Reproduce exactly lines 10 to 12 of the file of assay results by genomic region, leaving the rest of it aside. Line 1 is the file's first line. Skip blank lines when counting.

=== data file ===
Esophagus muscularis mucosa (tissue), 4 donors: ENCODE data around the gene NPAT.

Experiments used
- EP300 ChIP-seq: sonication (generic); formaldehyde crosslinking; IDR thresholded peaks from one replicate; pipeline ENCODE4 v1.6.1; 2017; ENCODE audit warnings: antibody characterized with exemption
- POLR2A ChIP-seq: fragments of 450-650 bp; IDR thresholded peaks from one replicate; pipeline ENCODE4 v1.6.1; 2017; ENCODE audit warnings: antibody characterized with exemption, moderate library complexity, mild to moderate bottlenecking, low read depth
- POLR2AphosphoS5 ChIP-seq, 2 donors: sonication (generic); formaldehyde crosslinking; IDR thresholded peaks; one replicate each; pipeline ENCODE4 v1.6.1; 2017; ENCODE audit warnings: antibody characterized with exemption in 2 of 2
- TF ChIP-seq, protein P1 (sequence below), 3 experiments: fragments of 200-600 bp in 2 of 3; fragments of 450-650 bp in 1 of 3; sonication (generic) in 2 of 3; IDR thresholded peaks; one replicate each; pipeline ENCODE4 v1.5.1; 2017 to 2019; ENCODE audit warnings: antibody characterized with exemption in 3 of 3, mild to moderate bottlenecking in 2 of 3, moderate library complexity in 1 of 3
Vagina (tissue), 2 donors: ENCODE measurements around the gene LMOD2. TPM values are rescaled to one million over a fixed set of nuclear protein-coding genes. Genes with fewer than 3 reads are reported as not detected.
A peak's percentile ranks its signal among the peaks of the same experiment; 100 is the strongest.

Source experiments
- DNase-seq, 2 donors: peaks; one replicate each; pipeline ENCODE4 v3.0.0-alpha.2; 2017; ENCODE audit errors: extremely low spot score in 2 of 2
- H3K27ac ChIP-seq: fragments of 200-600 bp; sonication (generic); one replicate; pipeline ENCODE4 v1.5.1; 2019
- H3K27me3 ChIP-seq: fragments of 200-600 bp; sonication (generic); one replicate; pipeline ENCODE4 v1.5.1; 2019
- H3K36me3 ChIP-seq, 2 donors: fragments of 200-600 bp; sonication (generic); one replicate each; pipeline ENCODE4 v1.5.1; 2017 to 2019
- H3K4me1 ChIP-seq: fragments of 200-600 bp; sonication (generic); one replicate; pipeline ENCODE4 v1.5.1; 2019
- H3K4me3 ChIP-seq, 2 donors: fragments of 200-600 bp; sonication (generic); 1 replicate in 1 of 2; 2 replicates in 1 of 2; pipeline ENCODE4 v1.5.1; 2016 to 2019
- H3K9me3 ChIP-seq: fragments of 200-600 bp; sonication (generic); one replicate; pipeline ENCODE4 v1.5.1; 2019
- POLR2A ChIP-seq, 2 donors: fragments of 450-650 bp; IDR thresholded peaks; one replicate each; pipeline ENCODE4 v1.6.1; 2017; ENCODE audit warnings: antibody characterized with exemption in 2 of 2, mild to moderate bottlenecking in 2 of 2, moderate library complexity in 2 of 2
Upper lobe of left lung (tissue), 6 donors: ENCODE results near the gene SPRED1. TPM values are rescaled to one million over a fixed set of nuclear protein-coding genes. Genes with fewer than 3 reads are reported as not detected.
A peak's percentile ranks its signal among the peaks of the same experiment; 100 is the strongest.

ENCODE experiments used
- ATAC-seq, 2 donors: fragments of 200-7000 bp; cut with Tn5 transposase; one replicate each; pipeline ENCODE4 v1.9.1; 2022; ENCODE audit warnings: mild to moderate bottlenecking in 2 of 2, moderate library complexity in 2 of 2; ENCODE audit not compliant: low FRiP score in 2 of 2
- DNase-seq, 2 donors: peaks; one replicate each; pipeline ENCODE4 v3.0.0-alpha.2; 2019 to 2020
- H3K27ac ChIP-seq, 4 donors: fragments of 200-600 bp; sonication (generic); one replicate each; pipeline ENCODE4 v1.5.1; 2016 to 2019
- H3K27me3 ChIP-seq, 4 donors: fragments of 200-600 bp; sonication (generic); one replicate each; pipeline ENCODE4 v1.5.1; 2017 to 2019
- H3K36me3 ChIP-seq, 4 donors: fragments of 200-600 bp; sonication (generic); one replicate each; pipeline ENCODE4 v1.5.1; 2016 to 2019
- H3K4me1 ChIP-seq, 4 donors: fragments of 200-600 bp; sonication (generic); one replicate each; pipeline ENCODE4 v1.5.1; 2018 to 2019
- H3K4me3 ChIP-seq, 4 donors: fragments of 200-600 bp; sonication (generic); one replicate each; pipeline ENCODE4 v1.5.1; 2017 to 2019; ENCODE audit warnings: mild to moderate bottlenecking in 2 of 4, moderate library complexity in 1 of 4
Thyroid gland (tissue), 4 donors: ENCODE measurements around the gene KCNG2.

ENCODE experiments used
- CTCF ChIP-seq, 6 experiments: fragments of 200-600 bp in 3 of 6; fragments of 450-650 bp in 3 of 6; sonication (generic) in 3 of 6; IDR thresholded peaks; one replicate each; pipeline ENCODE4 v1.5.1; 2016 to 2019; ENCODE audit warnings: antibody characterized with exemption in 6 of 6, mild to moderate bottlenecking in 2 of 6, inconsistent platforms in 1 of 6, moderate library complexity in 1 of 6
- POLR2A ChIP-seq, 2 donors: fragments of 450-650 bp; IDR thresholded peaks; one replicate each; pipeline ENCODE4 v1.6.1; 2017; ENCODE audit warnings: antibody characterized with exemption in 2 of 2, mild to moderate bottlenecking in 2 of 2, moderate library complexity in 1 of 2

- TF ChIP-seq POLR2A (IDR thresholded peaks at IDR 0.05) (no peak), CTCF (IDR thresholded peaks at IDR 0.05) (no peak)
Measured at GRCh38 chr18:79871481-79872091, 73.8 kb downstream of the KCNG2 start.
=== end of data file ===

- DNase-seq, 2 donors: peaks; one replicate each; pipeline ENCODE4 v3.0.0-alpha.2; 2017; ENCODE audit errors: extremely low spot score in 2 of 2
- H3K27ac ChIP-seq: fragments of 200-600 bp; sonication (generic); one replicate; pipeline ENCODE4 v1.5.1; 2019
- H3K27me3 ChIP-seq: fragments of 200-600 bp; sonication (generic); one replicate; pipeline ENCODE4 v1.5.1; 2019